Articles by Topic

Last updated 21 days ago

Articles by Topic

Crypto Commons

  • Blockchains, Smart Contracts and The Law by Reuben Bramanathan

  • A Legal Analysis of the DAO Exploit and Possible Investor Rights by Drew Hinkes

  • The Evolution of Code as Law: watching The DAO take its first steps by Pamela Morgan

  • Lawyers Be DAMNed: Andreas Antonopoulos Takes Aim at Arbitration With DAO Proposal by Andreas Antonopoulos

  • The Law of The DAO by Andrew Hinkes

  • Blockchain Company Wants to Reinvent Companies by Matt Levine

  • THE DAO: BROKEN, BUT WORTH FIXING by Preston J. Byrne

  • The DAO, the Curators: Evaluating and mitigating the legal risks by Alexis Roussel

  • Critique of Slock.it DAO Paper by Addison Cameron-Huff

  • Vermont is ‘Blockchain Enabling’ by Brian Cohen

  • Should a DAO have a legal entity? by Piers

  • EB125: Defining A Legal Framework For Decentralized Autonomous Organizations (DAO) by Florian Glatz

  • Ethereum: Fixing the legal problem of the DAO by Piers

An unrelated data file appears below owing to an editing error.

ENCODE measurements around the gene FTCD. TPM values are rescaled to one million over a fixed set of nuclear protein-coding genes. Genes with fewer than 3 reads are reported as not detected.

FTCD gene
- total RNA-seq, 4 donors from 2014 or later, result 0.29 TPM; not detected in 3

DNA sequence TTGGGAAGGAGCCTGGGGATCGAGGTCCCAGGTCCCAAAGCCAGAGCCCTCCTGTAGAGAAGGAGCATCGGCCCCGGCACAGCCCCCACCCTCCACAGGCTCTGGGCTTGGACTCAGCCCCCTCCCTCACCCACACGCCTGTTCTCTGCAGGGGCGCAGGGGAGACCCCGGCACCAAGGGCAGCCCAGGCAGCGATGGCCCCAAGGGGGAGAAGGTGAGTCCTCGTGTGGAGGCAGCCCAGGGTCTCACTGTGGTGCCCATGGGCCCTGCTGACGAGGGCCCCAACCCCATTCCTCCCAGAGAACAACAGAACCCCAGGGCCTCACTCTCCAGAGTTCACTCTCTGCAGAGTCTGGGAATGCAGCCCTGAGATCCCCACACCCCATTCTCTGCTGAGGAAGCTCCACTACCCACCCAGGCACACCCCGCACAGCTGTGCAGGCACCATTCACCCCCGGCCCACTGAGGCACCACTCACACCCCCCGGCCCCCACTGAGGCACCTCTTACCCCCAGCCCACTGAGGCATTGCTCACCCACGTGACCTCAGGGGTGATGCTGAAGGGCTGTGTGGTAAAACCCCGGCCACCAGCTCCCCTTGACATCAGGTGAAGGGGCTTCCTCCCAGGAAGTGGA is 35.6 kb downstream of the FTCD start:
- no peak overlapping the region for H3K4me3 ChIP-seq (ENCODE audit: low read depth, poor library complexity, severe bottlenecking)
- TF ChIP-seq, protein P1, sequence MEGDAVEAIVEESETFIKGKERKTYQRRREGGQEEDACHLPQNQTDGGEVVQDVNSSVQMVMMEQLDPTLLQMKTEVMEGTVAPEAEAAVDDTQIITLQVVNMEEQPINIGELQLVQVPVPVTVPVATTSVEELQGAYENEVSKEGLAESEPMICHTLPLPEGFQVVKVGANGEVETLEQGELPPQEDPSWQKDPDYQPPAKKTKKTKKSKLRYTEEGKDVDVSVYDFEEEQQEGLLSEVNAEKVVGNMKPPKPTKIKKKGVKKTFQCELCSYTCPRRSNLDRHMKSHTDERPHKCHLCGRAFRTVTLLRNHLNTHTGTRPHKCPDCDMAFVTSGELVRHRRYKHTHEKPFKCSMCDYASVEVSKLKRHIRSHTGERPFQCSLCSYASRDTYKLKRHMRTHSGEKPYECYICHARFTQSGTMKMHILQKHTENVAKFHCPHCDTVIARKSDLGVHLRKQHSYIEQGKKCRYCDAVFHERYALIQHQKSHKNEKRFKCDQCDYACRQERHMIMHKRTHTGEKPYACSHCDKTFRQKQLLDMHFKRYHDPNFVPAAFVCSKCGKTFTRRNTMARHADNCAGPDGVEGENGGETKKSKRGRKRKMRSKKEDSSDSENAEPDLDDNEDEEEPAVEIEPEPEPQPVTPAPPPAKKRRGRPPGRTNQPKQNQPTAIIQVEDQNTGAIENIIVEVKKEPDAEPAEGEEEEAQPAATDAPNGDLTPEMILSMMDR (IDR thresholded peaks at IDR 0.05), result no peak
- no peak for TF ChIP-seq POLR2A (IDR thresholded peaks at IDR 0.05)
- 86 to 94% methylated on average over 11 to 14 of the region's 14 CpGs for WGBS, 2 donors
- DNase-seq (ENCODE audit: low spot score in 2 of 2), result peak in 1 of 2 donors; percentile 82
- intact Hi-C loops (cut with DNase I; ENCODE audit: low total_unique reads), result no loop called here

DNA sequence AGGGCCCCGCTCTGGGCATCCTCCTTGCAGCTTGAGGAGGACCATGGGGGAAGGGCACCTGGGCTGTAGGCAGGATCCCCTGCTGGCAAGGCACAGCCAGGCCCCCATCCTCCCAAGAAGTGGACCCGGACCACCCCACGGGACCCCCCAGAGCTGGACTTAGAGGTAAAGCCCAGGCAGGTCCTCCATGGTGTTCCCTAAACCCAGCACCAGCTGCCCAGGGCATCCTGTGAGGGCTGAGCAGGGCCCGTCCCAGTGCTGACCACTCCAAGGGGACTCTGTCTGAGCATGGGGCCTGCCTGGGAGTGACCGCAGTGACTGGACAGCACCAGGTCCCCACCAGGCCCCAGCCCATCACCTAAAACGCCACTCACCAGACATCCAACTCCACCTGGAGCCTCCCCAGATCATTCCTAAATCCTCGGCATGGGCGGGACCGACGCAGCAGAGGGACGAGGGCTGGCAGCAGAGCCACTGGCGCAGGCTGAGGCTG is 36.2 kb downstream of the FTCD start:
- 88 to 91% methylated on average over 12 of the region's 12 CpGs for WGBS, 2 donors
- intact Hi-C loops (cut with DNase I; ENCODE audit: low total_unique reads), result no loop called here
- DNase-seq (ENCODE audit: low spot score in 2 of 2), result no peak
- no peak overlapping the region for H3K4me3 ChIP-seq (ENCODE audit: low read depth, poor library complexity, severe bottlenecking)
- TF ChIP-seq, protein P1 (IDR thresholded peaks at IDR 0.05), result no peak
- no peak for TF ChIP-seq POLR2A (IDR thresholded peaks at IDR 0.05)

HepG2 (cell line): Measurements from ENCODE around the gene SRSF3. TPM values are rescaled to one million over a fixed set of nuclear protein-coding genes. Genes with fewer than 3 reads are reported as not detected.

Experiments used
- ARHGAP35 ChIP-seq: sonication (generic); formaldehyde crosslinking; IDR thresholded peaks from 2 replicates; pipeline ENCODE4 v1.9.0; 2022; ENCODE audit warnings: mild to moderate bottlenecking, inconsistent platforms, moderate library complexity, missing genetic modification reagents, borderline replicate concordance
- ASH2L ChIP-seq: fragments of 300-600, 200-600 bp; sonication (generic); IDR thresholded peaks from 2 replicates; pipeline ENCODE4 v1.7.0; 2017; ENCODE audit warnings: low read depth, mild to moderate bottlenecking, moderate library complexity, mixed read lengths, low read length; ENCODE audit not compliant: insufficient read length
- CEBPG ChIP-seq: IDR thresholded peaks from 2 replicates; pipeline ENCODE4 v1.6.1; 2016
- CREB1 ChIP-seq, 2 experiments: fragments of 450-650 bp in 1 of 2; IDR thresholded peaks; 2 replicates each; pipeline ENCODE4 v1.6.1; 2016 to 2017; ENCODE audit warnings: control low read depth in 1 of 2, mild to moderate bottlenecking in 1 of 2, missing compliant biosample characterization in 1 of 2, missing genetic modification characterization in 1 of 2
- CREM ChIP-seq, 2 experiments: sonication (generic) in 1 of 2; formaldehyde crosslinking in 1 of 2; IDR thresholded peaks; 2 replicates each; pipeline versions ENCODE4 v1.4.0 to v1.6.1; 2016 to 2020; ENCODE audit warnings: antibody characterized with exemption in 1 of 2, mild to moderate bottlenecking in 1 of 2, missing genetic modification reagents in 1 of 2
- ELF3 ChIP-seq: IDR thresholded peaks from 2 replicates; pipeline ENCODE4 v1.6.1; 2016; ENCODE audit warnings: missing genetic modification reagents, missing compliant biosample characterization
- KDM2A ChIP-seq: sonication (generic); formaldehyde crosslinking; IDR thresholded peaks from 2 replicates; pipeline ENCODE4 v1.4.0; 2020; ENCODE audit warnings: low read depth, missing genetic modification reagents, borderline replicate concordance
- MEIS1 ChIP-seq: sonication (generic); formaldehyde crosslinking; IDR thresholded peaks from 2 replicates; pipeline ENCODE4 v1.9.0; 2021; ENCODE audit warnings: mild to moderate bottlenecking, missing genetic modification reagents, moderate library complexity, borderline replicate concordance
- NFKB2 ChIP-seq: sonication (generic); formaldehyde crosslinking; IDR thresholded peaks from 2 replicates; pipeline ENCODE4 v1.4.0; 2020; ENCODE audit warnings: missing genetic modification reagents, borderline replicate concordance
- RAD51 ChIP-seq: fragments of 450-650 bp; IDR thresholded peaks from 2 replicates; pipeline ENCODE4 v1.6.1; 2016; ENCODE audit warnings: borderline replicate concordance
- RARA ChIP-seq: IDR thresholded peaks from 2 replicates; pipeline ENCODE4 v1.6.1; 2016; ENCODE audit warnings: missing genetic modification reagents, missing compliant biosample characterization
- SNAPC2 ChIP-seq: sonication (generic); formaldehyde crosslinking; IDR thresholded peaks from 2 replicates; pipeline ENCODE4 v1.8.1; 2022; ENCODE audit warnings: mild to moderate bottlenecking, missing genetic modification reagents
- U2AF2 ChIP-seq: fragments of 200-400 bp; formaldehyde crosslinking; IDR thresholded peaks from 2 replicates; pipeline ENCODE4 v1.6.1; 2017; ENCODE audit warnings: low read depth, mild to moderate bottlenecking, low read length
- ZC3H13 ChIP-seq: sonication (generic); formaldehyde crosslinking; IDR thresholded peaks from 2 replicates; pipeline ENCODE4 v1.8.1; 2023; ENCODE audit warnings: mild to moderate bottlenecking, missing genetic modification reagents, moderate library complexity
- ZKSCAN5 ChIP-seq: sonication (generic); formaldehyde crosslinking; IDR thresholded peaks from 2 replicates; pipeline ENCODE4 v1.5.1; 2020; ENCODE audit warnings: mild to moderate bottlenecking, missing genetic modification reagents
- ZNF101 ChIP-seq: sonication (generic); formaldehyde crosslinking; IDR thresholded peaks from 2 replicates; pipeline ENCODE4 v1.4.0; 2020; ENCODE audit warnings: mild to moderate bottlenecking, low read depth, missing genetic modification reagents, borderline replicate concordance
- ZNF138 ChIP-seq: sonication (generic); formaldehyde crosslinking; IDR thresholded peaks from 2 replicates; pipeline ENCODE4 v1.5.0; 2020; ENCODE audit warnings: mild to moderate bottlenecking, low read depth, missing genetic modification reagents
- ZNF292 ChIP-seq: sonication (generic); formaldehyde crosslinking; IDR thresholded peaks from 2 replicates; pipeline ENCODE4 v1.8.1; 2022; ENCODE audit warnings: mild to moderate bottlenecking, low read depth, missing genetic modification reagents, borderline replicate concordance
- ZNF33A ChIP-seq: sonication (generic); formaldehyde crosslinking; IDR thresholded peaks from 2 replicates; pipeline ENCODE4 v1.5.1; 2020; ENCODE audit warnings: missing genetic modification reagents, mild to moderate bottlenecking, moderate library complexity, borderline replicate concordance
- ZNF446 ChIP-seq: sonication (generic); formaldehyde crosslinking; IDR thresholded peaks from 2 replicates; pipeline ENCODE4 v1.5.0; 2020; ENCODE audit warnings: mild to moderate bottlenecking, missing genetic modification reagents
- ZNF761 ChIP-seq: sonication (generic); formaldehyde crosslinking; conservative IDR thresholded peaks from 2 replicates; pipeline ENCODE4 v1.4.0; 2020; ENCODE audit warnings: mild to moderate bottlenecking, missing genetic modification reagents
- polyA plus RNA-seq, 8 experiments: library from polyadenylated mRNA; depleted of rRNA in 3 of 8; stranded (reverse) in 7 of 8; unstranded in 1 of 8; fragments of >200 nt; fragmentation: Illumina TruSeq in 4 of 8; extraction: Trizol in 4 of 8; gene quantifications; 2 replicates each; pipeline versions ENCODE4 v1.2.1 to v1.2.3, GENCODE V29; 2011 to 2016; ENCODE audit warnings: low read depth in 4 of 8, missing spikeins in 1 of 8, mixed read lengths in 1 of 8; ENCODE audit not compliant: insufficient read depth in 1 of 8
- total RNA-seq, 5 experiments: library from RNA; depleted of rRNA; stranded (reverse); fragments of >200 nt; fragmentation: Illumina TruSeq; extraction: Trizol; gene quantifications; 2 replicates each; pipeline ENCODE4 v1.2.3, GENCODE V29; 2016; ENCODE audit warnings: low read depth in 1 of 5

• How to Incorporate a DAO by Stephen Palley

  • How to Sue A DAO by Stephen Palley

https://daowiki.atlassian.net/wiki/spaces/DAO/pages/5996567/Publications+on+the+subject+of+the+legal+status+of+The+DAO

Identity & Reputation

eDemocracy

Luke Riley can write and academic intro to liquid democracy and how it fits into blockchain

Liquid democracy is system where everyone has the ability to vote themselves, to delegate their vote to someone else, and to remove the delegation of their vote at any time.

Quadratic Voting

Quadratic voting is a system of buying votes, where each additional vote costs twice as much as the one before it. In other words, money buys votes, but with strong diminishing returns.

Condorcet method

A Condorcet method (English: /kɒndɔːrˈseɪ/) is an election method that elects the candidate that would win a majority of the vote in all of the head-to-head elections against each of the other candidates, whenever there is such a candidate. A candidate with this property is called the Condorcet winner. Voting methods that always elect the Condorcet winner, when one exists, satisfy the Condorcet criterion.

Tokenomics / Monetary Policy

Futarchy / Prediction markets

In futarchy, society defines its values and then prediction markets are used to decide what actions will maximize those values. Said another way: “vote on values, bet on beliefs”. It was originally proposed in 2000 by Robin Hanson, an economics professor at George Mason University.

References:

Radical Markets & Harberger Tax